Our new president, Jeong Jin Hwa, won support for her pledge to focus on the principles of chamgyoyook, or as the Hankyoreh put it, go "back to the classrooms."
I wasn't aware that we had left the classrooms. It's disheartening to watch: the union has been forced to use the rhetoric of its opponents to define itself, its methods and goals.
Members I spoke with hope that she will establish a rapport with "the public." It may be that members hope she can placate the media before an extremist moves into Cheong Wa Dae. And who knows, editors might call off their attack dogs if the national exec prostrates itself before them.
But as I've said before, a union that fails to spend a single won on advertising is entirely at the mercy of the red-baiters. It's past time for a very public and continuing campaign. Subway cars, billboards, radio, newspapers, websites, TV. Beg borrow or steal the money to hire a marketing agency to see it through. I'd recommend nothing (overtly) ideological: simple shit like "If you can read this, thank a teacher" and "We are committed to your child's learning." Yes, columnists will make snide remarks, it won't much matter.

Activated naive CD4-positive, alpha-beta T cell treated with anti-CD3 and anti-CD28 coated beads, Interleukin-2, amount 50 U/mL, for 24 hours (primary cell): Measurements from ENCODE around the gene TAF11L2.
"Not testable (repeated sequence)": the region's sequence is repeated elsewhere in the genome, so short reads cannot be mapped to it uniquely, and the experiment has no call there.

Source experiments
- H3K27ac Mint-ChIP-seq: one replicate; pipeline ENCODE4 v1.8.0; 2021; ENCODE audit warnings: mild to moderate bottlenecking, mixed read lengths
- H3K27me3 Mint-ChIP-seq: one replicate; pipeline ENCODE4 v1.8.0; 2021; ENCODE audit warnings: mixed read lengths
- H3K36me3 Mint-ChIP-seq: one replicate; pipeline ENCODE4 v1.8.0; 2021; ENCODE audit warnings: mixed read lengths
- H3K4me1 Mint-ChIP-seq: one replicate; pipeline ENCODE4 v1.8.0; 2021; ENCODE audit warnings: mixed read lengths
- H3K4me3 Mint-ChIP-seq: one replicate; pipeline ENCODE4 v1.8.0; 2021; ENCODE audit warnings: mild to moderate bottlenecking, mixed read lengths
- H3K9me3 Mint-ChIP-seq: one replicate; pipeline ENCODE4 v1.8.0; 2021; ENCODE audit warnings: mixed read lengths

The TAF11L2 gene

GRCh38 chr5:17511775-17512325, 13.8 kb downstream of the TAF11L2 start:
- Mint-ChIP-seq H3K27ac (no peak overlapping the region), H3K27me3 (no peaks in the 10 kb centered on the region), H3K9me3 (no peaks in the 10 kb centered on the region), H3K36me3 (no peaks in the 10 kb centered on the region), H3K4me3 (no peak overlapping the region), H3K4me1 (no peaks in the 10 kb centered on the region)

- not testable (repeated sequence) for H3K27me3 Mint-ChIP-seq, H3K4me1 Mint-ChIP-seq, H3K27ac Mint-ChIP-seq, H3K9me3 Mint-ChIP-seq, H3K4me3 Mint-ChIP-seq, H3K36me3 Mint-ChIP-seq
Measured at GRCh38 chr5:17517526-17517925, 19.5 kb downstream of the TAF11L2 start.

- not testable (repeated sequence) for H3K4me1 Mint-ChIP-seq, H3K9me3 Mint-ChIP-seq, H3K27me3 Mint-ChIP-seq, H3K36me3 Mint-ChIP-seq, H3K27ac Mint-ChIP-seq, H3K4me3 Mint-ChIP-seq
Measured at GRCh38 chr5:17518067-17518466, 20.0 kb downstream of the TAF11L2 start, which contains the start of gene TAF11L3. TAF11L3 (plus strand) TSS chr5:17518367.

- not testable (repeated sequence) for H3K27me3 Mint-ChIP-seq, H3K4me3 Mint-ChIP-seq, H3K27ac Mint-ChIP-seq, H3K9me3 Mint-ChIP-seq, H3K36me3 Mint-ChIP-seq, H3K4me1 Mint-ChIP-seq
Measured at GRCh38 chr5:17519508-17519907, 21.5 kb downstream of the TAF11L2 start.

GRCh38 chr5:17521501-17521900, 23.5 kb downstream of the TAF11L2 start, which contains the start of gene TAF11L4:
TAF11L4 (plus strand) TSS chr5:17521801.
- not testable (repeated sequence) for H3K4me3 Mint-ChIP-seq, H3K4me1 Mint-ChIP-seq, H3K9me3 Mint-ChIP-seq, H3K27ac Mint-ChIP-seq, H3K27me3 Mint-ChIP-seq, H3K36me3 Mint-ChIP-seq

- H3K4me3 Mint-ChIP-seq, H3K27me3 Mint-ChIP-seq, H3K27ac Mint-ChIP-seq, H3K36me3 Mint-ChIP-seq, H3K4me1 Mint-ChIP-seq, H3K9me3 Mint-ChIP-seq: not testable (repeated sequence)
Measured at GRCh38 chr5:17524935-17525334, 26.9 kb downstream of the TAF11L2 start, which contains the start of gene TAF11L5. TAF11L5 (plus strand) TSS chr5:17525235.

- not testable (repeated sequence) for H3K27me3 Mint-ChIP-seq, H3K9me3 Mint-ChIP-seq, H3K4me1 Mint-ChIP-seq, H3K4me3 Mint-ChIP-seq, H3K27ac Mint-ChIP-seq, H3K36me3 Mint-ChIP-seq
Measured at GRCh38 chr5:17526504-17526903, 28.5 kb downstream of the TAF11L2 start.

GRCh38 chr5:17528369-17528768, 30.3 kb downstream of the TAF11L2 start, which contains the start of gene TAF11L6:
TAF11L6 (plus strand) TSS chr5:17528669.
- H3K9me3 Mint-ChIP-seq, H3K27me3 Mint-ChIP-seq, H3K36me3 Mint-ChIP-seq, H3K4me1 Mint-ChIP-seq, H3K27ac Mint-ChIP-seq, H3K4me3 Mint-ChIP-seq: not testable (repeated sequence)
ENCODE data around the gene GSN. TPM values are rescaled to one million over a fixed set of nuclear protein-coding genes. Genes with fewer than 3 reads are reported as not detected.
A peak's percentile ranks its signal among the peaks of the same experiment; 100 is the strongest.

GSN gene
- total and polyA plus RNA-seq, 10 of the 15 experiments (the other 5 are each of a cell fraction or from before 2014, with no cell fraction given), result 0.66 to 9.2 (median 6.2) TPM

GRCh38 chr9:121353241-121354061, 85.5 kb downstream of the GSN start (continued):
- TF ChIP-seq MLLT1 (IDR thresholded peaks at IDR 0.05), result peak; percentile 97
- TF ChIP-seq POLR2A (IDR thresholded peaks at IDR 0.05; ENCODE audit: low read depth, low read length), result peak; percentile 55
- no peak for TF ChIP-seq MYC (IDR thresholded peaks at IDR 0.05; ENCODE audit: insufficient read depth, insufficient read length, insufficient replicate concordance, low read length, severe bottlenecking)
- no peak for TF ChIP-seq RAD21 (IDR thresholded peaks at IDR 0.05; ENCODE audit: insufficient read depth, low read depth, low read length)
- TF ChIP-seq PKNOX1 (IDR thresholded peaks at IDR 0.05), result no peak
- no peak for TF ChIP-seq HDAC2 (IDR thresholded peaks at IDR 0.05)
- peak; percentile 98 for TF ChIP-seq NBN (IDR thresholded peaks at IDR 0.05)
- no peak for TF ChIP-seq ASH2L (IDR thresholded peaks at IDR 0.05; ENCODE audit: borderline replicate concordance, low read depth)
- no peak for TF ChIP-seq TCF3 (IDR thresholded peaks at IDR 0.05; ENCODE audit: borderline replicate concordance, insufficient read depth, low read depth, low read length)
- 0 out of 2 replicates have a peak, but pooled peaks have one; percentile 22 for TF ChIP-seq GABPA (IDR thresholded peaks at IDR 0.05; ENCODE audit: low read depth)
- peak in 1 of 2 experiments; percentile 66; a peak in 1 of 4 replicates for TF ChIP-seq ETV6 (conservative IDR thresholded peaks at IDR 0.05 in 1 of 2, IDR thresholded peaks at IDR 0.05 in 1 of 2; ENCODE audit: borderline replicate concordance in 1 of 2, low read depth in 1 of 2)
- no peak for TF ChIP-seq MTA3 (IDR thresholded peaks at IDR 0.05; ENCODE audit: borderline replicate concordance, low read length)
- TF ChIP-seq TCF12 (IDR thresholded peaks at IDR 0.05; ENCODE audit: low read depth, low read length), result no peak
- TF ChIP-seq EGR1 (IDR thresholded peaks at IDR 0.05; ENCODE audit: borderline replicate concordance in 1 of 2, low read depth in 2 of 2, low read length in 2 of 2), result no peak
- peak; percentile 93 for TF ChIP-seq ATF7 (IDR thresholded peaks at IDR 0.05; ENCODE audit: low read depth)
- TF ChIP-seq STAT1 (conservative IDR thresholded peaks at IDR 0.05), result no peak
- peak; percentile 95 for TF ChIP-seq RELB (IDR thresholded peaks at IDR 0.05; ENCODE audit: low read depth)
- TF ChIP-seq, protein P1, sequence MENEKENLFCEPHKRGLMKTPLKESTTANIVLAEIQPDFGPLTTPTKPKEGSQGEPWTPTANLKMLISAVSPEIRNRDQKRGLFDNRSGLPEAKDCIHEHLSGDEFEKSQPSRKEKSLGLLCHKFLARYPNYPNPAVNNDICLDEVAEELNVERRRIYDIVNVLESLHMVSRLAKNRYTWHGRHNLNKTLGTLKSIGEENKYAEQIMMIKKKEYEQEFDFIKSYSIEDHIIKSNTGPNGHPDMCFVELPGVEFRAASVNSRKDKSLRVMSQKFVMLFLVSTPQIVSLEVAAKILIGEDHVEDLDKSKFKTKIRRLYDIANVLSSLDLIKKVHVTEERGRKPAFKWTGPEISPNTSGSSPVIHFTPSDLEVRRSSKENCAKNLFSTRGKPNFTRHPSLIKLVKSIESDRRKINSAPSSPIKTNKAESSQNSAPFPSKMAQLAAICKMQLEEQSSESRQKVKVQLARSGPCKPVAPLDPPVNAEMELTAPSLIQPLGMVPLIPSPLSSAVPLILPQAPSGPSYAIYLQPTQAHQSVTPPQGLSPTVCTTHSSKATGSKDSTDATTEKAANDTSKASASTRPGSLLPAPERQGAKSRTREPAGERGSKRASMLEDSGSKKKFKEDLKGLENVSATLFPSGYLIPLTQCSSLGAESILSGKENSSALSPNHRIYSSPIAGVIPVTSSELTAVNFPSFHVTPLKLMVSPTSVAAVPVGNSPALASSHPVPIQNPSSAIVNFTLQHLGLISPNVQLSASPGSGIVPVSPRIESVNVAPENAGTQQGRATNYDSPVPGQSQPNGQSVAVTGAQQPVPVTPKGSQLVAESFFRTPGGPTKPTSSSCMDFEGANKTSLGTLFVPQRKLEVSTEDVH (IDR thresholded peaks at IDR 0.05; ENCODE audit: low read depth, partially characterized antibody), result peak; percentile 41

The strategy, I think, should be to associate teachers with learning. (This may sound absurd to readers outside Korea but trust me, when a parent hears the words "education" or "school," the last thing that comes to mind is a teacher.) Members will return, new ones will join, and the sanctimonious invectives of our opponents will be less effective. Then we might have more space and, eventually, more resources to pursue chamgyoyook.
Whither the money for this campaign? Kill the weekly newspapers. Encourage members to use all those great sites the union has developed, and save the trees.